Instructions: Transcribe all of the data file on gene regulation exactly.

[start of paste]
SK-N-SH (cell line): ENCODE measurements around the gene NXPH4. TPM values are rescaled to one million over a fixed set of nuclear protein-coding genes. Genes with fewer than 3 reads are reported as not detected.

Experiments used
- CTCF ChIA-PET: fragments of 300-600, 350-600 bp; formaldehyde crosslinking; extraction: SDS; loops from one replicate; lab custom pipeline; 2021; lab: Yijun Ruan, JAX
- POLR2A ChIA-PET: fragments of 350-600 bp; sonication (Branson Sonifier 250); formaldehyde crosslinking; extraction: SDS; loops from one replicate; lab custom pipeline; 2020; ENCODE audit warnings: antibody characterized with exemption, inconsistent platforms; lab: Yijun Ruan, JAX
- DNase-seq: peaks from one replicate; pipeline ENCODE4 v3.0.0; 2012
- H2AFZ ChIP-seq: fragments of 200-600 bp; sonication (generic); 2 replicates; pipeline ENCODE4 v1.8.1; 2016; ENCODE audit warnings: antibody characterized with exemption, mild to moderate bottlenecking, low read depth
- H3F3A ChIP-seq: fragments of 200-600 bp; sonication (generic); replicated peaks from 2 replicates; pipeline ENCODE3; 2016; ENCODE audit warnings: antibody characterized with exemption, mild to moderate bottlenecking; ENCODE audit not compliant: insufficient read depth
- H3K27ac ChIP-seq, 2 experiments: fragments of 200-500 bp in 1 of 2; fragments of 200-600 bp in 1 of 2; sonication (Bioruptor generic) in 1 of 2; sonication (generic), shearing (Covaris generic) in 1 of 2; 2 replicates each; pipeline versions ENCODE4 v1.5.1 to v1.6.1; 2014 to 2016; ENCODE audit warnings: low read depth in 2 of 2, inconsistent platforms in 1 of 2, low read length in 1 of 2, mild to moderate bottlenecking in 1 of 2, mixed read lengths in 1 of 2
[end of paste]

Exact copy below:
SK-N-SH (cell line): ENCODE measurements around the gene NXPH4. TPM values are rescaled to one million over a fixed set of nuclear protein-coding genes. Genes with fewer than 3 reads are reported as not detected.

Experiments used
- CTCF ChIA-PET: fragments of 300-600, 350-600 bp; formaldehyde crosslinking; extraction: SDS; loops from one replicate; lab custom pipeline; 2021; lab: Yijun Ruan, JAX
- POLR2A ChIA-PET: fragments of 350-600 bp; sonication (Branson Sonifier 250); formaldehyde crosslinking; extraction: SDS; loops from one replicate; lab custom pipeline; 2020; ENCODE audit warnings: antibody characterized with exemption, inconsistent platforms; lab: Yijun Ruan, JAX
- DNase-seq: peaks from one replicate; pipeline ENCODE4 v3.0.0; 2012
- H2AFZ ChIP-seq: fragments of 200-600 bp; sonication (generic); 2 replicates; pipeline ENCODE4 v1.8.1; 2016; ENCODE audit warnings: antibody characterized with exemption, mild to moderate bottlenecking, low read depth
- H3F3A ChIP-seq: fragments of 200-600 bp; sonication (generic); replicated peaks from 2 replicates; pipeline ENCODE3; 2016; ENCODE audit warnings: antibody characterized with exemption, mild to moderate bottlenecking; ENCODE audit not compliant: insufficient read depth
- H3K27ac ChIP-seq, 2 experiments: fragments of 200-500 bp in 1 of 2; fragments of 200-600 bp in 1 of 2; sonication (Bioruptor generic) in 1 of 2; sonication (generic), shearing (Covaris generic) in 1 of 2; 2 replicates each; pipeline versions ENCODE4 v1.5.1 to v1.6.1; 2014 to 2016; ENCODE audit warnings: low read depth in 2 of 2, inconsistent platforms in 1 of 2, low read length in 1 of 2, mild to moderate bottlenecking in 1 of 2, mixed read lengths in 1 of 2